Large wolves, closely related to those of Europe and Siberia, once infested practically all of Arctic and temperate North America, excepting only the arid desert plains. This range extended from the remotest northern lands beyond 83 degrees of latitude south to the mountains about the Valley of Mexico.
When America was first colonized, wolves were numerous everywhere in proportion to the great abundance of game animals. With the increased occupation of the continent and the destruction of most of its large game, wolves have entirely disappeared from large parts of their former domain.
They still occur in varying numbers in the forest along our northern border from Michigan westward, and south along the Rocky Mountains and the Sierra Madre to Durango, Mexico, and also in all the Gulf States.
The variations in climate and other physical conditions within their range has resulted in the development of numerous geographic races, and perhaps of species, of wolves, which show marked differences in size and color. The white Arctic wolf is one of the most notable of these, but the gray wolf of the Rocky Mountain region and the eastern United States is the best known.
Since the dawn of history Old World wolves, when hunger pressed, have not hesitated to attack men, and in wild districts have become a fearful scourge. American wolves have rarely shown this fearlessness toward man, probably owing to the abundance of game before the advent of white men and to the general use of firearms among the pioneers. That wolves are extremely difficult to exterminate is shown by their persistence to the present day in parts of France and elsewhere in Europe. This is due both to their fecundity (they have from eight to twelve young), and to their keen intelligence, which they so often pit successfully against the wiles of their chief enemy – man.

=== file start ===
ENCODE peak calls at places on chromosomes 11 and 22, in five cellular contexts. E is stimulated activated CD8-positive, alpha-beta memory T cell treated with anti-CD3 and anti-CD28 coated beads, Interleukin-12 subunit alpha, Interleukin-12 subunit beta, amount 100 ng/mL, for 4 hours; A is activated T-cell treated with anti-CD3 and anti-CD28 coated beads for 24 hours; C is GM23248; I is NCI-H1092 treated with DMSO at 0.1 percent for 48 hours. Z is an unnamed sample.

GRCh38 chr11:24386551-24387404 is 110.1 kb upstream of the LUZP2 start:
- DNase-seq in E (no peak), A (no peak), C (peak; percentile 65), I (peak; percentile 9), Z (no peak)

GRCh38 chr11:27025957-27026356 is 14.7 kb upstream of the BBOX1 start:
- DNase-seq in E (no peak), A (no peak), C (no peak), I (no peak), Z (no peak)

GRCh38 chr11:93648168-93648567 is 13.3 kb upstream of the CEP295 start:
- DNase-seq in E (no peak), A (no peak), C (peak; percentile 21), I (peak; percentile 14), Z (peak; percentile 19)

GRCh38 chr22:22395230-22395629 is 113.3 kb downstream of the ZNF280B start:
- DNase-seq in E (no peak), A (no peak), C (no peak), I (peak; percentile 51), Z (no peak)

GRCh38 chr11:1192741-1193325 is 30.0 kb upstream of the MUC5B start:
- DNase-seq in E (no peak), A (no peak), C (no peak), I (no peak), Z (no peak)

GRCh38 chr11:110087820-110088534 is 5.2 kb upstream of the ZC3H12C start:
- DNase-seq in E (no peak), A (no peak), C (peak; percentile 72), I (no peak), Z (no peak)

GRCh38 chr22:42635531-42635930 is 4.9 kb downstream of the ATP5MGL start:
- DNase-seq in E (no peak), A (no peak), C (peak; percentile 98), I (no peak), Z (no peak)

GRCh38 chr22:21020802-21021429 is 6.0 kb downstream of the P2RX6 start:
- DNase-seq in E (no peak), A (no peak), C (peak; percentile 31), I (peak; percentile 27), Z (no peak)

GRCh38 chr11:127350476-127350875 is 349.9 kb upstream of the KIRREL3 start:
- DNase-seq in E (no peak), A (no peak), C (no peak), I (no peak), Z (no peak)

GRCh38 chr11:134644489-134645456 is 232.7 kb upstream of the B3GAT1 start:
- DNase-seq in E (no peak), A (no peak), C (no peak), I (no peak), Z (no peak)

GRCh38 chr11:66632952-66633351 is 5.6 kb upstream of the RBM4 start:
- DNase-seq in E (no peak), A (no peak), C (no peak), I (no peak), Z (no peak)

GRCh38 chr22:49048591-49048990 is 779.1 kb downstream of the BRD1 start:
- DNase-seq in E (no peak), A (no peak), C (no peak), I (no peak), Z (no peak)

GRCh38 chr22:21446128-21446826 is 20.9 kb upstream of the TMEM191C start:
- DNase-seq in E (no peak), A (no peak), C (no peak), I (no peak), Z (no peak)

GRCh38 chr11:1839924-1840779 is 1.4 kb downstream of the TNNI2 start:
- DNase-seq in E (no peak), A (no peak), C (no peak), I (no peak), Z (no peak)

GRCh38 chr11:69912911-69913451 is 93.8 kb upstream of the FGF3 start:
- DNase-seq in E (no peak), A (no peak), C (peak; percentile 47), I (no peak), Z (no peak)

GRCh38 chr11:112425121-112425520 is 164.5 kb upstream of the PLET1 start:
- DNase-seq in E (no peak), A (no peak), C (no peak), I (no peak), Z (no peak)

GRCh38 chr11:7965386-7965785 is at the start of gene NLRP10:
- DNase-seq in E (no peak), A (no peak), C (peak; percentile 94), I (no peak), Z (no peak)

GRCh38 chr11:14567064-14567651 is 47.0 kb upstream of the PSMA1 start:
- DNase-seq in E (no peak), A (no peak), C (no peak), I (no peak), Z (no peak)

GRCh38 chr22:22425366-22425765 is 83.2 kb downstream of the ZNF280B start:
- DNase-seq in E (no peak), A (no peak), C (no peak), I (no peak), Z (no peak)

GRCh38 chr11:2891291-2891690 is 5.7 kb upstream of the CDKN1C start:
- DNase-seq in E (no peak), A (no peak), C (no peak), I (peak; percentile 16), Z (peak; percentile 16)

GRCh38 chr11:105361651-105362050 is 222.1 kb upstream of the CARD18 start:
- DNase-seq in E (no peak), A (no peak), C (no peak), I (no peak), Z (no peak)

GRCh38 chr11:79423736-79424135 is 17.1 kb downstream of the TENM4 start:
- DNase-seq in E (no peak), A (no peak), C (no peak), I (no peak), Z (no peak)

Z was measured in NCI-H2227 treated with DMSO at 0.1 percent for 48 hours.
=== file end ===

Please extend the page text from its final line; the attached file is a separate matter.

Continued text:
Gray wolves appear to mate permanently, and in spring their young are born in natural dens among great rocks, or in a burrow dug for the purpose in a, hillside. There both parents exercise the greatest vigilance for the protection of the young. The male kills and brings in game and stands guard in the neighborhood, while the mother devotes most of her time to the pups while they are very small. At other times of year packs made up of one or more pairs and their young hunt together with a mutual helpfulness in pursuing and bringing down their prey that shows a high order of intelligence. Wolves are in fact first cousins of the dog, whose mental ability is recognized by all.
During the existence of the great buffalo herds, packs of big gray “buffalo wolves” roamed the western plains, taking toll wherever it pleased them. Since these vast game herds have disappeared only a small fraction of the wolves have survived.
There are enough, however, not only to commit great ravages among the deer and other game in northern Michigan and on the coastal islands of Alaska.
Grizzly bear picture and information (Ursus horribilis) – picarro inc
Research has shown that the popular terms grizzly or silver-tip cover a group containing numerous species of large bears peculiar to North America, some of which, especially in California, have become extinct.